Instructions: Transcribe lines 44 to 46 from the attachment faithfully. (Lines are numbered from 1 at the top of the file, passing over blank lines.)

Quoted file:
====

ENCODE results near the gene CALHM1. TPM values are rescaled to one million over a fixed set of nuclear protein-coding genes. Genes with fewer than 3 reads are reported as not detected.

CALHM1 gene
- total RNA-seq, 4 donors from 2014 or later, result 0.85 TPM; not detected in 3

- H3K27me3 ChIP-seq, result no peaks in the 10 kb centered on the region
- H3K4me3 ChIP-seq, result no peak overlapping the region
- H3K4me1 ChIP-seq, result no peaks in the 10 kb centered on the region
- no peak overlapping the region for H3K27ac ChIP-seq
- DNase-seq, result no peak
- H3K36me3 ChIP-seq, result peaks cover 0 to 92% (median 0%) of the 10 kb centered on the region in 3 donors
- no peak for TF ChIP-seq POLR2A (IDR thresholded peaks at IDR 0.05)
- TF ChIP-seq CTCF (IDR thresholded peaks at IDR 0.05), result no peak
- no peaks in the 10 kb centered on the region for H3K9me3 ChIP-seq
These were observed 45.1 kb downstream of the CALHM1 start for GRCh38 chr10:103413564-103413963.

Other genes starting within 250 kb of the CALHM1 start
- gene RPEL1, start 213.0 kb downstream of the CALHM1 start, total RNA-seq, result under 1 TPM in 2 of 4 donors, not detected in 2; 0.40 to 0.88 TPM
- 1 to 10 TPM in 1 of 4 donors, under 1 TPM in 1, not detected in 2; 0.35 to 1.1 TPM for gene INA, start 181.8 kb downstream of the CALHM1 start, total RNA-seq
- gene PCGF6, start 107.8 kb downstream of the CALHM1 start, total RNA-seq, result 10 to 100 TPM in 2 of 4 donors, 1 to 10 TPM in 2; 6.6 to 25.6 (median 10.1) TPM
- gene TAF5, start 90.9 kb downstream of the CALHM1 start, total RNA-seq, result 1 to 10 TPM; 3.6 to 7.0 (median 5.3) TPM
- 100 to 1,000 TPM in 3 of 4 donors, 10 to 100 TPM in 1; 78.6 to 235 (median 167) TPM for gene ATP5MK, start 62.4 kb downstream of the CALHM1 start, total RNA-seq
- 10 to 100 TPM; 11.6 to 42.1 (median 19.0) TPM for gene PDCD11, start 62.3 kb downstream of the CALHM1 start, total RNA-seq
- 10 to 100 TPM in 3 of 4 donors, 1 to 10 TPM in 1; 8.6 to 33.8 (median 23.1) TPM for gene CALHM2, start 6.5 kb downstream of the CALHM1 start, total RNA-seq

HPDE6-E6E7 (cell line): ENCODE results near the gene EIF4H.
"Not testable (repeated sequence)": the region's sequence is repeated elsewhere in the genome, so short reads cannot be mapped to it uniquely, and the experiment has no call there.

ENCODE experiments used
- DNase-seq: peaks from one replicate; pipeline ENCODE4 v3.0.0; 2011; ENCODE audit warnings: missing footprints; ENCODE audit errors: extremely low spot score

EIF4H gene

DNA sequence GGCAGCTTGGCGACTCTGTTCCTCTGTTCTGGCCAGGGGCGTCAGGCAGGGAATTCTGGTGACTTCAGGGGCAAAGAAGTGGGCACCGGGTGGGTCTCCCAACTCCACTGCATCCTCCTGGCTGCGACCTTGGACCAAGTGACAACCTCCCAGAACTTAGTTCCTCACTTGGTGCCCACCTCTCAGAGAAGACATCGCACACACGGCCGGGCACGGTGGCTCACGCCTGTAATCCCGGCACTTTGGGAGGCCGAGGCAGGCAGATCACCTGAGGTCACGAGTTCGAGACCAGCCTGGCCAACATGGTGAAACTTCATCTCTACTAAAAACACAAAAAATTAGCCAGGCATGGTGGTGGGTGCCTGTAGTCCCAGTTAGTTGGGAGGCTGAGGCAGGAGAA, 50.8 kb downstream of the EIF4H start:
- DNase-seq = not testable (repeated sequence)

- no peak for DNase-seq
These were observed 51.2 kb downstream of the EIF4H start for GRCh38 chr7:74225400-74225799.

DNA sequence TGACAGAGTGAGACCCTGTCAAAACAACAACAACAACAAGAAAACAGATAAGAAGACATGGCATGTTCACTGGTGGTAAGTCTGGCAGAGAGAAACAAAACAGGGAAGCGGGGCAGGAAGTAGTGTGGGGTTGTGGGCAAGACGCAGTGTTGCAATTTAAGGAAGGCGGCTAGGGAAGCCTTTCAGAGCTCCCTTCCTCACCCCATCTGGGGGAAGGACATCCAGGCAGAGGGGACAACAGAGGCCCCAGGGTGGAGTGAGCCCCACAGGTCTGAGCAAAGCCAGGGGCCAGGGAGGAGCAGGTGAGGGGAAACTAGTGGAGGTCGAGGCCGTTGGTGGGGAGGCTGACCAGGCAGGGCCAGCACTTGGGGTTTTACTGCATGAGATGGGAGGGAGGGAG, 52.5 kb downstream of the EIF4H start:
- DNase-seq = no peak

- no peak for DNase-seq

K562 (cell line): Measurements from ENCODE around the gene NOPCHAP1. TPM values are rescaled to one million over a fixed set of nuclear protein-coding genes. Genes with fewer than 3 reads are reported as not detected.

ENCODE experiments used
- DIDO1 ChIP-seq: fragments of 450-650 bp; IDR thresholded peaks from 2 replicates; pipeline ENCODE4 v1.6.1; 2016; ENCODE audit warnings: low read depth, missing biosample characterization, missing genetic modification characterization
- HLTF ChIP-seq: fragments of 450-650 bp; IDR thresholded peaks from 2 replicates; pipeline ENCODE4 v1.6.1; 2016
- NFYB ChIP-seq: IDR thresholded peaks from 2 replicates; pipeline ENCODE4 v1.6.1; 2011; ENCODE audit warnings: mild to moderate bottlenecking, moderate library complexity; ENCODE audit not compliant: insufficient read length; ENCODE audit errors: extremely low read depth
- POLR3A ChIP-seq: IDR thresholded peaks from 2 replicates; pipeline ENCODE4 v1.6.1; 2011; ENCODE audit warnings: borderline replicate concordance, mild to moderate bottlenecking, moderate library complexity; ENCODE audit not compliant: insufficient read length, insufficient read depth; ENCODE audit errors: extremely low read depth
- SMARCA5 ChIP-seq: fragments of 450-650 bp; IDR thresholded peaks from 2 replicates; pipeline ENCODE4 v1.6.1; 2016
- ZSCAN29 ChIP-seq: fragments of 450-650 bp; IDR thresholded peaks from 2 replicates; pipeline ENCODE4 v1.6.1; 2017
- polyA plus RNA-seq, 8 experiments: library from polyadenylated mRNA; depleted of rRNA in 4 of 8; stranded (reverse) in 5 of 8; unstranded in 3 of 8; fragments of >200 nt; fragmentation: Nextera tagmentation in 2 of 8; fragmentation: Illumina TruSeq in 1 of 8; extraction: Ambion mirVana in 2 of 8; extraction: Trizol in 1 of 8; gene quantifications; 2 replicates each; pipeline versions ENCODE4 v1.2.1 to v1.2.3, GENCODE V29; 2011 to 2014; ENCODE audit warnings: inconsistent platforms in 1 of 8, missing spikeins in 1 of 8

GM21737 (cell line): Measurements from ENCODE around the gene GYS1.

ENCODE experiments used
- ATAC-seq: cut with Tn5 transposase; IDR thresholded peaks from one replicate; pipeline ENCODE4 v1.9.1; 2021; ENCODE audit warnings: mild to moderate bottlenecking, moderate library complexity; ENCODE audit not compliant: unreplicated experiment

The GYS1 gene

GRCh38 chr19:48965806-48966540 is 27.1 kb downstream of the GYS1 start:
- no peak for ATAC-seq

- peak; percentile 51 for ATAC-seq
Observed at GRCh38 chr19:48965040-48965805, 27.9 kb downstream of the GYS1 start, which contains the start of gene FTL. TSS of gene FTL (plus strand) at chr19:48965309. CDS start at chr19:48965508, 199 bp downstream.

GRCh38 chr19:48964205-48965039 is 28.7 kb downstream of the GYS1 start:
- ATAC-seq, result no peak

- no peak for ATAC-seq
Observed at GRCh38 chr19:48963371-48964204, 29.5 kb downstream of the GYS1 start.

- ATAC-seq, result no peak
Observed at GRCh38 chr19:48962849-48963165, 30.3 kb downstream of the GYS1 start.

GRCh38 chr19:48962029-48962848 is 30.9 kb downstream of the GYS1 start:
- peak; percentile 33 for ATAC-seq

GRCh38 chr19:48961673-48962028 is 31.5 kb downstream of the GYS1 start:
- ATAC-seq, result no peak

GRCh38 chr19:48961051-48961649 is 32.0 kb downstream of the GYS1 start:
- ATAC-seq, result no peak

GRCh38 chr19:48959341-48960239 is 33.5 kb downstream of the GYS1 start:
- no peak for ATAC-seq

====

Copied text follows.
ENCODE experiments used
- ATAC-seq: cut with Tn5 transposase; IDR thresholded peaks from one replicate; pipeline ENCODE4 v1.9.1; 2021; ENCODE audit warnings: mild to moderate bottlenecking, moderate library complexity; ENCODE audit not compliant: unreplicated experiment

The GYS1 gene